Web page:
Wolsink, Colin Dommett, Peter Duke and Roger Garrett will all be in attendance as guests of honour, plus there’s also a chance to rub shoulders and hear from the legends themselves at the Classic Dirt Bike dinner on the Saturday, which is held at the Holiday Inn on-site hotel. It includes a three-course meal and talks from Gerrit, Colin and Peter, as well as a Hagon Shocks 60th anniversary special, all for just £33 per person! For more information and to buy your tickets go to:

Arai launches two new Nicky Hayden replica lids Arai has just unveiled two new models to honour Nicky Hayden, following his tragic death earlier in 2017. The first model is the all-new Corsair-X Nicky-7, which has been designed with the Starline graphics that Nicky wore during the first five rounds of the Superbike World Championship during the 2017 season. Available in sizes ranging from XS to 2XL it’ll cost around £673. The second model that has been released is the off-road ready VX-Pro4 Nicky-7, which incorporates the same design as the Corsair-X. It’s also available in sizes from XS to 2XL and will cost around £561.

Learners Commuters Buying On Two Wheels



KTM 1290

Super Duke GT If you could only ride one bike for the rest of your life, the KTM 1290 Super Duke would be a great choice. It’s a naked, a superbike and a tourer all in one. WORDS: Tony Carter PHOTOGRAPHY: KTM and Gary Chapman

MEGA MILE TEST  11 The crucial information This is the KTM 1290 Super Duke GT. More specifically, this was the Motorcycle Sport and Leisure long-term test bike, that spent the second half of 2017 in the hands of MCM Editor, Tony. The bike is born from the Super Duke R and kicks out 173bhp at 9500rpm and 106.2lb-ft of torque at 6750rpm. It has revised mapping, a ride-by-wire throttle, a slipper clutch with Motor Slip Regulation (MSR), combined ABS braking with in-corner control courtesy of the Bosch Motorcycle Stability Control (MSC) and three riding modes (Sport, Street and Rain). It also comes with a quickshifter, heated grips, easily-adjustable windscreen and cruise control. You can

get Hill Hold Control as an extra, too. The 23-litre tank means a respectful range of 250 miles if you don’t thrash the bike, it has LED cornering lights that illuminate the inside of a corner at night as you lean the motorcycle over (more lean, more light) and, on this test, Tony managed an average of 39.3mpg. It sits at just under 4000rpm for 70mph. The redline is at 10,500rpm and it’ll cruise at 100mph without feeling like it’s even getting into its stride. It’s also one of the most fun machines we’ve ever ridden. If you want to buy this bike then it’ll cost you £15,999. To find out more go to


That’s the average mpg managed across Europe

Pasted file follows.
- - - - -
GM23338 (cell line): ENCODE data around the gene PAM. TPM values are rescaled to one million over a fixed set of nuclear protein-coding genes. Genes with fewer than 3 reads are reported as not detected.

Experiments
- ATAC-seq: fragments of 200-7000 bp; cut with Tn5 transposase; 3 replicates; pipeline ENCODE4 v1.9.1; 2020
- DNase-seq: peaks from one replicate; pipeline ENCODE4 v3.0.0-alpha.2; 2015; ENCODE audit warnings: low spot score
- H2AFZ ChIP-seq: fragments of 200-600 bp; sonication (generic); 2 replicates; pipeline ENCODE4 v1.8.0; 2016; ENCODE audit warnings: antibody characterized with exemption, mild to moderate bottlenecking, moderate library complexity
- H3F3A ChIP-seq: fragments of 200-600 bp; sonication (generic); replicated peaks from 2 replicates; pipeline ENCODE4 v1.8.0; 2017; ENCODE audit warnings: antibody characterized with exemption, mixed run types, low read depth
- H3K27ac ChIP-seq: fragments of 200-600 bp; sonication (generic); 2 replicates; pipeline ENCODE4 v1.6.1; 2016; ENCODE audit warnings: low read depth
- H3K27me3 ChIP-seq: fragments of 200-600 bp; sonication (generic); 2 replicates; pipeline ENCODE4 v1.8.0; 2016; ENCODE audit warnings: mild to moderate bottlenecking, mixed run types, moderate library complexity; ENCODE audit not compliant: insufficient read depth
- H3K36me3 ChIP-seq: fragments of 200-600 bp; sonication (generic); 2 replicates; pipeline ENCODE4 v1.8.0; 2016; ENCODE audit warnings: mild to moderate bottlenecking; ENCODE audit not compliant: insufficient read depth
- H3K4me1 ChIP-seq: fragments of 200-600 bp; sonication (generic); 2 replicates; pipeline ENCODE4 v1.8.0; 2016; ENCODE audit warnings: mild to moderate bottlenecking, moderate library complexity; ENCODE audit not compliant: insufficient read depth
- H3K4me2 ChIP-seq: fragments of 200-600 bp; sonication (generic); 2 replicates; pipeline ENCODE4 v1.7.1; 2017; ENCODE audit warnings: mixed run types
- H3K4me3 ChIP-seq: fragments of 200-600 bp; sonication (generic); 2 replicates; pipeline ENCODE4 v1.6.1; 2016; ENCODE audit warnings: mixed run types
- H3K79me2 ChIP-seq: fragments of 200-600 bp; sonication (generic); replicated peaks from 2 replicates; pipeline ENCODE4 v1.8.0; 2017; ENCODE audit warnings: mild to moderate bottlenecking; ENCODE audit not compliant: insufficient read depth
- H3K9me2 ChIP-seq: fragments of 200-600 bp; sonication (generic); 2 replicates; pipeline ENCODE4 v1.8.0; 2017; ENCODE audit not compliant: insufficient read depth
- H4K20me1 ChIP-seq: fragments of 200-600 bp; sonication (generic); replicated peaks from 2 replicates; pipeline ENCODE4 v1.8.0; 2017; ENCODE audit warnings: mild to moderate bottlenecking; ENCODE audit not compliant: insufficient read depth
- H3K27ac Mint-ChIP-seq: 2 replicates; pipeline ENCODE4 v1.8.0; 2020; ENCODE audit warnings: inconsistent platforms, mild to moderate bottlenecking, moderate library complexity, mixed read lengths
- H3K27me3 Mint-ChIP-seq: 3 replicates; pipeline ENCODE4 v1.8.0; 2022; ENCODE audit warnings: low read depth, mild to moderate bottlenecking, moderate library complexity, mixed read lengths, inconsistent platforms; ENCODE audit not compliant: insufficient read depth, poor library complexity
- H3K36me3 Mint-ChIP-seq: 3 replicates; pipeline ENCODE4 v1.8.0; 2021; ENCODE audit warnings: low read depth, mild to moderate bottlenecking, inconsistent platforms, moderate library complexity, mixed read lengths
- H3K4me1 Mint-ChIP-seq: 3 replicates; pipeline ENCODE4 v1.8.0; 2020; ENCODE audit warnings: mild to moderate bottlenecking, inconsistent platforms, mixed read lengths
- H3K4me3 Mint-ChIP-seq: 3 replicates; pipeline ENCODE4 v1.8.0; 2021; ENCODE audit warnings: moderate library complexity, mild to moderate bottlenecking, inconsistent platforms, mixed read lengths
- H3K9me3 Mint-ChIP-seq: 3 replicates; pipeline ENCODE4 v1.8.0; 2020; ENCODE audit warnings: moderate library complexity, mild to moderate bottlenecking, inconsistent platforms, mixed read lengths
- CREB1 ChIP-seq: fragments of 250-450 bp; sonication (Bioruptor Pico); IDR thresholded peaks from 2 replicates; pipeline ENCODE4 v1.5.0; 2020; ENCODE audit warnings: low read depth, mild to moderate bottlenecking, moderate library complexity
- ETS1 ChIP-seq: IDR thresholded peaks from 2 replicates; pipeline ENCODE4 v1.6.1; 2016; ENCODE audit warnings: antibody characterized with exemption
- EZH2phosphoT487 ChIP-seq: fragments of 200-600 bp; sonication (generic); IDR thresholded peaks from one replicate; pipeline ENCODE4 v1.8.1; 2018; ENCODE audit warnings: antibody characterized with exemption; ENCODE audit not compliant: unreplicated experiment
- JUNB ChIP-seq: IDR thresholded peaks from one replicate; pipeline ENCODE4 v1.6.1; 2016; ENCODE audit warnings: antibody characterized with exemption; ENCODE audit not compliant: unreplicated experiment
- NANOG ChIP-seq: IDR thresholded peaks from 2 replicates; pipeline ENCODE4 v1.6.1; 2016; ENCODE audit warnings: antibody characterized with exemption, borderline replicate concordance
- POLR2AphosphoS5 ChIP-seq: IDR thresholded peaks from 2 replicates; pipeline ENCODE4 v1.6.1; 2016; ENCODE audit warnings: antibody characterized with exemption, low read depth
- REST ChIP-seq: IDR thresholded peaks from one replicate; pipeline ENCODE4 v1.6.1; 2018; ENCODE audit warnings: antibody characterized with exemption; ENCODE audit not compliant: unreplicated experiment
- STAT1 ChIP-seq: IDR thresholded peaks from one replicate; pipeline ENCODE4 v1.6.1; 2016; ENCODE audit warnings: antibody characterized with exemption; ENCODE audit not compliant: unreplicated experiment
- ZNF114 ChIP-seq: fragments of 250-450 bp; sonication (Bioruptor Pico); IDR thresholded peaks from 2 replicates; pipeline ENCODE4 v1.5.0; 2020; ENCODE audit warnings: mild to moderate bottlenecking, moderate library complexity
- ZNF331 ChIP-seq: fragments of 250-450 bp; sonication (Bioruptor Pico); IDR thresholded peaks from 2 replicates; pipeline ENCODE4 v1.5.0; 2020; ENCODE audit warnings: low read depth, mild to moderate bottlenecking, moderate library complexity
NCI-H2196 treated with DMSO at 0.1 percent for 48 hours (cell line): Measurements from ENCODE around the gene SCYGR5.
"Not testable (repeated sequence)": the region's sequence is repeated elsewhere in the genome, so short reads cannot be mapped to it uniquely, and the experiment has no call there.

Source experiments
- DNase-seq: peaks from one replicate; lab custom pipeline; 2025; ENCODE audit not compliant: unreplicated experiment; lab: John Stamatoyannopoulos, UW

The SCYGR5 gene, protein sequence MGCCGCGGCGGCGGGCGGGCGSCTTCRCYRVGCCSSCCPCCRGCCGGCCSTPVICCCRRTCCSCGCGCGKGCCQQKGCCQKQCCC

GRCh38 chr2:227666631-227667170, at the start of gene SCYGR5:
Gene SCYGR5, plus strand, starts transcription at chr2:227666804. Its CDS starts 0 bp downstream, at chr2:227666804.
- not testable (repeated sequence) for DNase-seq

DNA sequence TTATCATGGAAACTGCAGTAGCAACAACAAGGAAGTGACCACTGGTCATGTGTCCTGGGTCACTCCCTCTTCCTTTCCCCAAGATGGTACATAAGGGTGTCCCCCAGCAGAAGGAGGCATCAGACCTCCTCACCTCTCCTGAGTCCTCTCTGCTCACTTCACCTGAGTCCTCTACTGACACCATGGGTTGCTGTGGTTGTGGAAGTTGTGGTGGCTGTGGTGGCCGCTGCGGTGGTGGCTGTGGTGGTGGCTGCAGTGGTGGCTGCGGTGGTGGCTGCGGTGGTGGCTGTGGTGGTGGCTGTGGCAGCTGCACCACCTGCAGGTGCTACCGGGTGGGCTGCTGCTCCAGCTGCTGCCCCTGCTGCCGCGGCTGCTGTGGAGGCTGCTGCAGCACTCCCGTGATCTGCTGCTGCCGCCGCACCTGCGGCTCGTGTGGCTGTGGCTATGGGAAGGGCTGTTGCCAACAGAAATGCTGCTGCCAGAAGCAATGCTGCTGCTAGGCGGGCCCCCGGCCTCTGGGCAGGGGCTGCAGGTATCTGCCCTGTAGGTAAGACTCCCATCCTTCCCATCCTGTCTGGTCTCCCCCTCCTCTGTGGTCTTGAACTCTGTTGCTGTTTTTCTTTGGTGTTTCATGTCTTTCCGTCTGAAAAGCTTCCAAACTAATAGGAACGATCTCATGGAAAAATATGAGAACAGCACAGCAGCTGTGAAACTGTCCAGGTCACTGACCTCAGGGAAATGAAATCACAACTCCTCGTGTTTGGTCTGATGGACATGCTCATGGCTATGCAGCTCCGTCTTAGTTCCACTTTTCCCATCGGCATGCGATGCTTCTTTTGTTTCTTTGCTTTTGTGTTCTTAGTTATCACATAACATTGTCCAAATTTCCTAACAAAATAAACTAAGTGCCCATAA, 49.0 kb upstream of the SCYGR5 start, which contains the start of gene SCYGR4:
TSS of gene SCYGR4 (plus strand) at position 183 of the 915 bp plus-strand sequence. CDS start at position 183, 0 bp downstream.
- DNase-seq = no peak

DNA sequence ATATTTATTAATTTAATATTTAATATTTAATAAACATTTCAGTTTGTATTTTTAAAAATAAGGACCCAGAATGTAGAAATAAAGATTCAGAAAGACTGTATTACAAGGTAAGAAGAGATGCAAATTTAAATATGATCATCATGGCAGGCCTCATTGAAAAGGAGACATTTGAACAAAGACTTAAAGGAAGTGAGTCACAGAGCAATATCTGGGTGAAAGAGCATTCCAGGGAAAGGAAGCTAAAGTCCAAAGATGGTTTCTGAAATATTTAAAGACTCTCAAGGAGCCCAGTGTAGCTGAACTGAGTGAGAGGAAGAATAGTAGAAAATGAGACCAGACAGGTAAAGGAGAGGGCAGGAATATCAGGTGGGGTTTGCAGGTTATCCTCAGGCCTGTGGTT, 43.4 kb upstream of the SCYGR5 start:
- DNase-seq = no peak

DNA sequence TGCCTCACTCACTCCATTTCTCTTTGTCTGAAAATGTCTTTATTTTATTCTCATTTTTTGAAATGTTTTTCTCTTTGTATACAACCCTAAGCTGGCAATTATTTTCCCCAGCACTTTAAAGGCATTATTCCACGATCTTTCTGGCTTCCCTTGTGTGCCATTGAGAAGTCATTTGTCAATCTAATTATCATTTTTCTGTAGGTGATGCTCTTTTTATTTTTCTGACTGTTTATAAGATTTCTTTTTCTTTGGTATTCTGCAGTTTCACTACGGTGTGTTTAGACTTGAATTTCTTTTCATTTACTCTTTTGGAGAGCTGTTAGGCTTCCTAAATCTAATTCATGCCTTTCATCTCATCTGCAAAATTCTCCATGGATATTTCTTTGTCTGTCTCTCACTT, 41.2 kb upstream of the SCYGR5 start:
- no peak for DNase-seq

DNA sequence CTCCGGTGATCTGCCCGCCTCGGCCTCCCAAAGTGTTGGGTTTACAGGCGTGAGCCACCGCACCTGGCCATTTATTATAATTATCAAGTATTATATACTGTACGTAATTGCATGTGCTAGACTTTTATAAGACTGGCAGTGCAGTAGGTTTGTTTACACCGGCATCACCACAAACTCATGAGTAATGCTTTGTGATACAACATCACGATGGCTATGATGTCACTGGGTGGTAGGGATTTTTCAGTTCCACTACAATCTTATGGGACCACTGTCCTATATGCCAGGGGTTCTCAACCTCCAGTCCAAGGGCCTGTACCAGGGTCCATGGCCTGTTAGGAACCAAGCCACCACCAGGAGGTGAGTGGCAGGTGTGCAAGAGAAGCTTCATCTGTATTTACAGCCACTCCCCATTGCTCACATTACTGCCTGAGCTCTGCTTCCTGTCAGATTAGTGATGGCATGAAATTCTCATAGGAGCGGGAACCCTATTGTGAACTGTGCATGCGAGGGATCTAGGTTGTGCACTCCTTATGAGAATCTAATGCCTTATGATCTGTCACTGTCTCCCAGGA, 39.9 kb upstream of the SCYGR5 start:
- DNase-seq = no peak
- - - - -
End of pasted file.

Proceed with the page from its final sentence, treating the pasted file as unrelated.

The current motorcycle world can be a puzzling place. Oh, sure, if you want something sporty – as in, track day sporty – there’s a plethora of fine motorcycles out there. Have you seen this year’s Yamaha R6? You fancy something more Adventure-biased? Step this way Sir/ Madam (delete as appropriate). Any number of bikes are up before you for selection. Big naked? Same deal. Big tourer? Yep. Loads of them. It’s what you’d call a smorgasbord of super bikes. And I don’t just mean superbikes. I use the term to describe just how all-round brilliant about 90% of the modern motorcycling crop is. These bikes are super. If you see what I’m saying. But... and it’s a pretty big but... I don’t tend to live in a world where I want one bike to just go and do one thing. Aside from trackday specials I want a bike that fits my mood. Tickles my fancy. Sticks its metaphorical hand down the front of my kilt and shakes things about a bit. Not possible? Well, as it happens, I’ve just ridden across a whole chunk of Europe and found a bike that will really (yeah, really) do everything. Where the KTM 1290 Super Duke GT really scores is that it does what it does without the pomp and fuss you might expect that comes in pretty bright orange, barks from 1000rpm like a drill sergeant on uppers and has roughly 90% of its DNA directly taken from that Jurassic Park T-Rex. No, this is a motorcycle that is just superb. It’s crafted. It’s punchy. It’s pliable. It’s a bloody surprise. And most importantly, it’s a naked, a superbike and a tourer all in one.

How this all came about...

Let’s put a bit of a timescale on all of this. A couple of years ago I attended the first outing for KTM’s 1290 Super Duke R. The bike was pre-launch hyped, probably more than I think I’ve seen before or since. That particular bike, we were assured, was a beast that would rip your arms off and beat you with the bloody end if you so much as looked at it cross-eyed. After a memorable ride up the Ronda roads in Spain and half a day blatting around the demanding Ascari racetrack before blasting back along the Ronda to base, I realised that the pre-hype had missed the mark a bit. The only time that this bike really was a beast was if you turned all the electronics off. Then it became fiesty. In usual trim however, the R is a great road bike. It’s not scary or intimidating. Despite the frowny face, trimmed back mechanicals and bare